Interview series 29 – Tamy Gore

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Photo of woman wearing grey and yellow yoked jumper in an autumnal scene
In 2017 we ran a survey of Stitchmastery users and one response particularly caught our imagination – someone told us they would like to hear from other Stitchmastery users and how they make use of the software. We’re delighted to bring you a series of interviews with designers, tech editors, magazine editors and teachers – we hope you enjoy reading them!

Interviewee – Tamy Gore

 

1) When did you start designing? Could you give us a potted history of your yarny and designing background?

I became a knitwear designer the unconventional way and yet usual way for some, as I have zero background in the Arts, Textile or Design of any kind. My friend’s children who had recently learned to knit wanted to teach me and so that was my introduction to knitting. Shortly after I learnt to knit, my husband visited a local yarn store while on a work trip, where he bought me my first skein of indie-dyed yarn. It was absolutely beautiful and so I decided to try my hand at designing a simple shawl with it. It was my first step into the world of designing and I’ve been learning ever since.

Photo of adult wearing handknit yoked tshirt while standing in front of log pile

2) Do you have any recurring sources of inspiration or unusual muses for your design work?

I am most often inspired by the colors around me, whether in nature while out on walks, hiking or fishing and especially the colors of Autumn, my favorite season.

Photo of adult in blue dress, leggings and boots holding a brown and cream striped shawl out in front of them.

3) When you have an idea, do you always work to a set workflow (eg swatch-knit-chart or chart first then knit) or does your approach change with each design?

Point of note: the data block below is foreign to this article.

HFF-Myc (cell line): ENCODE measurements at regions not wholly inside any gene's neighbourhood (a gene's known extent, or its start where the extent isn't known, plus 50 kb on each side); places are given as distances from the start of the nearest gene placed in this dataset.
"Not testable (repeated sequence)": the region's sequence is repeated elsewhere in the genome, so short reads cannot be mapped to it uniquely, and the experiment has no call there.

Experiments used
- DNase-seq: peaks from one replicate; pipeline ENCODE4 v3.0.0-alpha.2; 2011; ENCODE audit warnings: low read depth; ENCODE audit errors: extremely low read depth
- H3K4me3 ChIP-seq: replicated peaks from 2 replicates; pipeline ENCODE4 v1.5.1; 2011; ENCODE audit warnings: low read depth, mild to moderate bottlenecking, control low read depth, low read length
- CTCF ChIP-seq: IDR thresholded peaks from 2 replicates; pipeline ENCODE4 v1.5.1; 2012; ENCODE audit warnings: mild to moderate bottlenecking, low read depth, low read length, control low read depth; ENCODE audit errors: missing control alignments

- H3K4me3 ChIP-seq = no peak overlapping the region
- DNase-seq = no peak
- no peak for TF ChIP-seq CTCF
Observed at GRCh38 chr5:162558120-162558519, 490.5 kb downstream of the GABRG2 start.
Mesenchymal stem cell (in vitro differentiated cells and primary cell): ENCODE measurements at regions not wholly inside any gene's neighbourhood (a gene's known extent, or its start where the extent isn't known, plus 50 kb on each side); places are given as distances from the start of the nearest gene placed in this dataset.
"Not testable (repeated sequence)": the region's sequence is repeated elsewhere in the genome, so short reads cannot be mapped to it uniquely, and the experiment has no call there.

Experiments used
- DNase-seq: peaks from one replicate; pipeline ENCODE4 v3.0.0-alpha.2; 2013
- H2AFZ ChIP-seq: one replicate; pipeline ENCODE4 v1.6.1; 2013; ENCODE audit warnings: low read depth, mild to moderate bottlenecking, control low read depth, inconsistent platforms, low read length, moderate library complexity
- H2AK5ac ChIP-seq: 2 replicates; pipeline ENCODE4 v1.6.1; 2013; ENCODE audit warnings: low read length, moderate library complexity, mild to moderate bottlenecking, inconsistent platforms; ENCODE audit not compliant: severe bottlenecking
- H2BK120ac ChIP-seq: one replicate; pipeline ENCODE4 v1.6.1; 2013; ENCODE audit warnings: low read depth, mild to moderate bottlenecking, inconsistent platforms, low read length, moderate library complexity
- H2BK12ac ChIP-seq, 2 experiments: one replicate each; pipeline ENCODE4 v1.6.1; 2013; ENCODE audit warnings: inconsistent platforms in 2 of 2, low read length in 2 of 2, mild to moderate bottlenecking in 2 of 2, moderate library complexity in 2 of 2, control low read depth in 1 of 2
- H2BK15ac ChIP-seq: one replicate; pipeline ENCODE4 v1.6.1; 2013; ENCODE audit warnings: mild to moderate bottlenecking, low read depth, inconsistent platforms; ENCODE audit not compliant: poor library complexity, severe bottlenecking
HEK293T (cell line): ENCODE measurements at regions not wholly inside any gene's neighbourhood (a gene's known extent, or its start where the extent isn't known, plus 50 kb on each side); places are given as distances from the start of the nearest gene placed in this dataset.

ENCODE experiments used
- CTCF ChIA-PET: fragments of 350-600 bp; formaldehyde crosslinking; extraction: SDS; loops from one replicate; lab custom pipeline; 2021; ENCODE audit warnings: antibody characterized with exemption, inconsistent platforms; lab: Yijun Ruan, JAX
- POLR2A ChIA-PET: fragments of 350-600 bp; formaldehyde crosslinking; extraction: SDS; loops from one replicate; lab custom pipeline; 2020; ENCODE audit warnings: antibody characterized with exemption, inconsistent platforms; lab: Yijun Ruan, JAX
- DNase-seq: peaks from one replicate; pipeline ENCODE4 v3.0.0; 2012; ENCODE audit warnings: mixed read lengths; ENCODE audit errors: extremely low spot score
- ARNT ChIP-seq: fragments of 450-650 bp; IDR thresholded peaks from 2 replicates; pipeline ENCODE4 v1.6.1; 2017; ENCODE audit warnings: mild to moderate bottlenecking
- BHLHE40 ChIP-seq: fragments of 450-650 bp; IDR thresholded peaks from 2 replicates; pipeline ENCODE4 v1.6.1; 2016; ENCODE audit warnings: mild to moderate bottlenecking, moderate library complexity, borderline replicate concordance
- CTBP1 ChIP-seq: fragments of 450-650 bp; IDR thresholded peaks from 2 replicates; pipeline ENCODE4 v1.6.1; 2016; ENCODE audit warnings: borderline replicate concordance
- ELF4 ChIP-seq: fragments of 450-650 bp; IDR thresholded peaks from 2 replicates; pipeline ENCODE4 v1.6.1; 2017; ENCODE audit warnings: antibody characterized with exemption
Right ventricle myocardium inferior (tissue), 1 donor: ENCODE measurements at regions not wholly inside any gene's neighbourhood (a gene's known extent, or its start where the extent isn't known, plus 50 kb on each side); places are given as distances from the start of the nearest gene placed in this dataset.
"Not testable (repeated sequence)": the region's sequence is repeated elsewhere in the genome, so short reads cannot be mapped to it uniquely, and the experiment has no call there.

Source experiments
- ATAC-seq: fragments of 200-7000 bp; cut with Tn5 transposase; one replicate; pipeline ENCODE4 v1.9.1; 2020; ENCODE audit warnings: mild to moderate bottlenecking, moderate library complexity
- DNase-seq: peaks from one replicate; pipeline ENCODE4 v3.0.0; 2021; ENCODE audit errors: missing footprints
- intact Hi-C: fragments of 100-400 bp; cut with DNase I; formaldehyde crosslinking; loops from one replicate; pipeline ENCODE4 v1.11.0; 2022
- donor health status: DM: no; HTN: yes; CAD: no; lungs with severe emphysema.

I’m probably going to get some backlash for this, but in all honesty I don’t always swatch. I usually draw the design, chart and then start right away. If I see that it’s not to my liking, I simply rip it out and start over. Again, I don’t always swatch (especially in regards to shawls, cowls or hats) but sometimes I have to. For example, I’m currently working on a fingering weight colorwork design and I did not swatch. After a few inches of knitting, I’m contemplating whether or not I should have swatched the chart but I’ve decided to knit a few more inches before deciding whether or not I need to rip back and change a couple things. I view it as a big swatch πŸ™‚

Pink, yellow and cream handknit cowl with stripes of lace and brioche.

4) What made you choose to use Stitchmastery? Is there a particular feature you use most regularly or couldn’t do without? And is there anything you wish Stitchmastery could do?

I heard about Stitchmastery via Ravelry as I was entering the sweater design phase and it has been a game changer for me. I am not tech savvy and so far it has been a good learning process that I truly appreciate. It may seem like a simple thing, but I love the ability to add color to the charts I’m working on to see how they play together.

5) Please tell us about your latest publication or next exciting project!

I do have a new release planned for January 21st which I’m very excited about it! Cedar Brook is a DK colorwork pullover designed in collaboration with Madelinetosh and the beautiful chart was created using Stitchmastery. I’m very excited about this one and hope it’s well received.
Handknit yoked sweater hanging on a coat-hanger in front of a log pile

Learn more about Tamy:

You can find Tamy’s designs on Ravelry, on LoveCrafts or on Etsy as Narrow Path Knit Design. She can be found as @TamyGore on Instagram.

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